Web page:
Johnson City Housing Authority had an open house Thursday at 132 Dyer Street a two-bedroom apartment in Memorial Park housing development that recently received a $20,000 interior and exterior renovation. (Tony Duncan/Johnson City Press)
The Johnson City Housing Authority has launched of a comprehensive makeover of its more 750 public housing apartment units planned to continue over the next 15 years.
On Thursday, the authority hosted a open house at the first of the units to undergo an estimated $20,000 in interior and exterior updates being put in place to enhance both the appearance and energy efficiency of its properties.
Cost-saving improvements to the one-bedroom apartment in the Memorial Park development on Dyer Street include a new high-efficiency heat pump, a new 200-amp electrical box and wiring, new exterior siding with an underlying layer of inch-thick insulation board, new LED lighting, new Energy Star-rated exterior doors and new appliances, including an Energy Star-rated refrigerator, a self-cleaning oven, a garbage disposal and a dishwasher.
The apartment also received a remodeled bath and kitchen with new fixtures, countertops and HUD-approved Severe Use cabinets, new interior doors, laminate wood and tile flooring and a new coat of paint.
“We’re happy with it,” JCHA Executive Director Richard McClain said. “This is first open house the housing authority has had in probably 50 years or more and it’s a good opportunity for people to see where public housing is and where it’s going.”
The Housing Authority’s goal is to remodel or replace all of its existing 756 public units and to expand its properties through a combination of renovation and construction projects that will continue over many years, McClain said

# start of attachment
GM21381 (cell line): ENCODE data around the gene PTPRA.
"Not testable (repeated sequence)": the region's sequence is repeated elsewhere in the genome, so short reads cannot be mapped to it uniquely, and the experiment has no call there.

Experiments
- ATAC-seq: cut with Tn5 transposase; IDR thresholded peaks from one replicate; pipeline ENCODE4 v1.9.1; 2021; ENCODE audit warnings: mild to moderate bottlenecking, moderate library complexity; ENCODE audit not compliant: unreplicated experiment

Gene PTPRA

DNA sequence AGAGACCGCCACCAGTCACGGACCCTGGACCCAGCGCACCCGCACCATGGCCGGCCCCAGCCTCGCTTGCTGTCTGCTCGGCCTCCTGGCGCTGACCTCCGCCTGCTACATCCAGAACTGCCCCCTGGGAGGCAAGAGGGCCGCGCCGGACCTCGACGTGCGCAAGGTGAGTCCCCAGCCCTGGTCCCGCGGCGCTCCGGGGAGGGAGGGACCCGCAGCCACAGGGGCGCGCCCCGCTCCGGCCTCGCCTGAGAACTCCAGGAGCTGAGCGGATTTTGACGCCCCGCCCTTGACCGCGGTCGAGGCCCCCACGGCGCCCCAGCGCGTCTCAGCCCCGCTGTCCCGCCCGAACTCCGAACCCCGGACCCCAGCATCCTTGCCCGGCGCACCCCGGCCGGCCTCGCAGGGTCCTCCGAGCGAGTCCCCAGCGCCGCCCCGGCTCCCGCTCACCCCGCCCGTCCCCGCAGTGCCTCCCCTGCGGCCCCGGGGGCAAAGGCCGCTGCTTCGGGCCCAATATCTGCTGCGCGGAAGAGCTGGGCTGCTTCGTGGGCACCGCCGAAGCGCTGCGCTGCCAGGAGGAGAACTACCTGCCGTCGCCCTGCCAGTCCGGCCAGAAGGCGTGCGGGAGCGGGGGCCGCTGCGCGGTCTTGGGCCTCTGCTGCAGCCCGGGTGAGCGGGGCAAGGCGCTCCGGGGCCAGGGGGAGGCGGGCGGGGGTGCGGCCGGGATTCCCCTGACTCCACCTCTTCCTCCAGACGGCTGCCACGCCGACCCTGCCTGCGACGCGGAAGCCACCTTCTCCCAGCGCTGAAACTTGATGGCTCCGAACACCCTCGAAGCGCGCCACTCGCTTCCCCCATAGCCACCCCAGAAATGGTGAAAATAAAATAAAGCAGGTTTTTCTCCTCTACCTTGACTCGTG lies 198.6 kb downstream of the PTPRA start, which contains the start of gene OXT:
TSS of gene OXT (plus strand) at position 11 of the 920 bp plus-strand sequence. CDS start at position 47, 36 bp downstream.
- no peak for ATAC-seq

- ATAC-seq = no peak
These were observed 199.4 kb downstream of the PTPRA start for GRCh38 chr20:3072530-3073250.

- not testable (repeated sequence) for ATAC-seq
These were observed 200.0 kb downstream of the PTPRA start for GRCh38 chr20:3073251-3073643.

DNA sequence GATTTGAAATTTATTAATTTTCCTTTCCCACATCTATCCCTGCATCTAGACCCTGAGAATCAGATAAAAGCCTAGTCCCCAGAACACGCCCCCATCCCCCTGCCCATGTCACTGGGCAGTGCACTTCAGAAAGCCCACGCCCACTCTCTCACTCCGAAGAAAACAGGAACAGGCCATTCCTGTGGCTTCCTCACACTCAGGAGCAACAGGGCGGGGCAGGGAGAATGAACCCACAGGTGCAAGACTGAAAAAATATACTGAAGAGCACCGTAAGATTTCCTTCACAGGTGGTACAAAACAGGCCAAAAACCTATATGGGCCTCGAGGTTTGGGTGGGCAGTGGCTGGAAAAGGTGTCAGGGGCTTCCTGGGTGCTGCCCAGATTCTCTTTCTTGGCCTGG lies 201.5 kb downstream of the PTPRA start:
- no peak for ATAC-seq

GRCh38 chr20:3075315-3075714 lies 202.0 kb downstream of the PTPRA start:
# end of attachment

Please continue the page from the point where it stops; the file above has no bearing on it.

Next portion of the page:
While a remodeled duplex at 132 Dyer St. was the first to be completed, similar renovations are under way at two units located just around the corner at 801 and 803 Bert Street and at a fourth unit in the Lake Terrace development.
According to McClain, the renovations are being funded through a HUD Capital Improvement grant and will continue as tenants move out and units becomes vacant.
New construction projects are also under way in the housing authority’s Pinecrest development off Plymouth Road, where a four-unit building that was destroyed by fire last winter is being replaced by two new duplex buildings, and on the 400 block of Dyer Street, where the housing authority has purchased a half-acre tract for construction of six single-bedroom Section Eight rental units.
McClain said the Pinecrest project is being funded with assistance from the Federal Home Loan Bank of Cincinnati, which is also providing grant support for the Washington County Rebuild project for flood victims in the Dry Creek community.
A separate HUD grant is being sought for construction of the Section 8 units on Dyer Street, for which plans have been submitted and the approval needed to put the project out for bid is expected in the next few weeks.
“These are the first new units the housing authority has built since the 1980s, and they’re the first Section 8 units we’ve ever had,” McClain said.